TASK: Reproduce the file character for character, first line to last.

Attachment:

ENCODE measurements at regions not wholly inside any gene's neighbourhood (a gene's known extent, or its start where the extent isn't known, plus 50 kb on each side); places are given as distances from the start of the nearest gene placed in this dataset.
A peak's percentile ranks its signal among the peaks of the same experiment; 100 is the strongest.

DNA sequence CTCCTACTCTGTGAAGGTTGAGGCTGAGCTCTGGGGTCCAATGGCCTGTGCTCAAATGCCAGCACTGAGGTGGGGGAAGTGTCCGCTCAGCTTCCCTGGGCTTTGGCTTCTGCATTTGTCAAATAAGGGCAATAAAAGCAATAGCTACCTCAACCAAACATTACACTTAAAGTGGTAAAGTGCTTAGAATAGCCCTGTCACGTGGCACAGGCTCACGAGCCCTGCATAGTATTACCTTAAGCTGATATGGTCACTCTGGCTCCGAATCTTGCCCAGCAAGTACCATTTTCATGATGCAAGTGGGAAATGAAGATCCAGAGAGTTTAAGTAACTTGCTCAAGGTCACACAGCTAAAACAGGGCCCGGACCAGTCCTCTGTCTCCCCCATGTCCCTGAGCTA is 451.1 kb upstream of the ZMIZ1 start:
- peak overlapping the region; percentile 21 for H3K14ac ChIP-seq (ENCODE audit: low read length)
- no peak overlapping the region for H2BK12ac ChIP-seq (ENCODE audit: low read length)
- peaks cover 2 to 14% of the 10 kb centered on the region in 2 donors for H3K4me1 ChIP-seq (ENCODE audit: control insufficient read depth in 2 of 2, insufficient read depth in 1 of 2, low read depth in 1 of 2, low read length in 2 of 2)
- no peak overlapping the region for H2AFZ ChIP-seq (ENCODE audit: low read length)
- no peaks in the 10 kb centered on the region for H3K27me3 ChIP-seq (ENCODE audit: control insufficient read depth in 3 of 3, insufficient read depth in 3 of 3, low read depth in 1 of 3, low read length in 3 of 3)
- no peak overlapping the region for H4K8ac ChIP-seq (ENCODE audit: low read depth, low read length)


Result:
ENCODE measurements at regions not wholly inside any gene's neighbourhood (a gene's known extent, or its start where the extent isn't known, plus 50 kb on each side); places are given as distances from the start of the nearest gene placed in this dataset.
A peak's percentile ranks its signal among the peaks of the same experiment; 100 is the strongest.

DNA sequence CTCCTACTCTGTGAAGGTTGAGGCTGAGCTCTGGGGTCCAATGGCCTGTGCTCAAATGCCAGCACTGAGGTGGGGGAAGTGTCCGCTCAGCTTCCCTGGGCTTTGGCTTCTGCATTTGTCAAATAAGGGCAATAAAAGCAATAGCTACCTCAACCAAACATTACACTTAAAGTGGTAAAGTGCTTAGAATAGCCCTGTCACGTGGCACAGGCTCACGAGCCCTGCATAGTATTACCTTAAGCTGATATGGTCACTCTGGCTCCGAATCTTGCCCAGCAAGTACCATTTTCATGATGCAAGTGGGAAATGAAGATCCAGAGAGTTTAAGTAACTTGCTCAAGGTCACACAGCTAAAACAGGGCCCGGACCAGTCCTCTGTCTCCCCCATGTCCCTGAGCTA is 451.1 kb upstream of the ZMIZ1 start:
- peak overlapping the region; percentile 21 for H3K14ac ChIP-seq (ENCODE audit: low read length)
- no peak overlapping the region for H2BK12ac ChIP-seq (ENCODE audit: low read length)
- peaks cover 2 to 14% of the 10 kb centered on the region in 2 donors for H3K4me1 ChIP-seq (ENCODE audit: control insufficient read depth in 2 of 2, insufficient read depth in 1 of 2, low read depth in 1 of 2, low read length in 2 of 2)
- no peak overlapping the region for H2AFZ ChIP-seq (ENCODE audit: low read length)
- no peaks in the 10 kb centered on the region for H3K27me3 ChIP-seq (ENCODE audit: control insufficient read depth in 3 of 3, insufficient read depth in 3 of 3, low read depth in 1 of 3, low read length in 3 of 3)
- no peak overlapping the region for H4K8ac ChIP-seq (ENCODE audit: low read depth, low read length)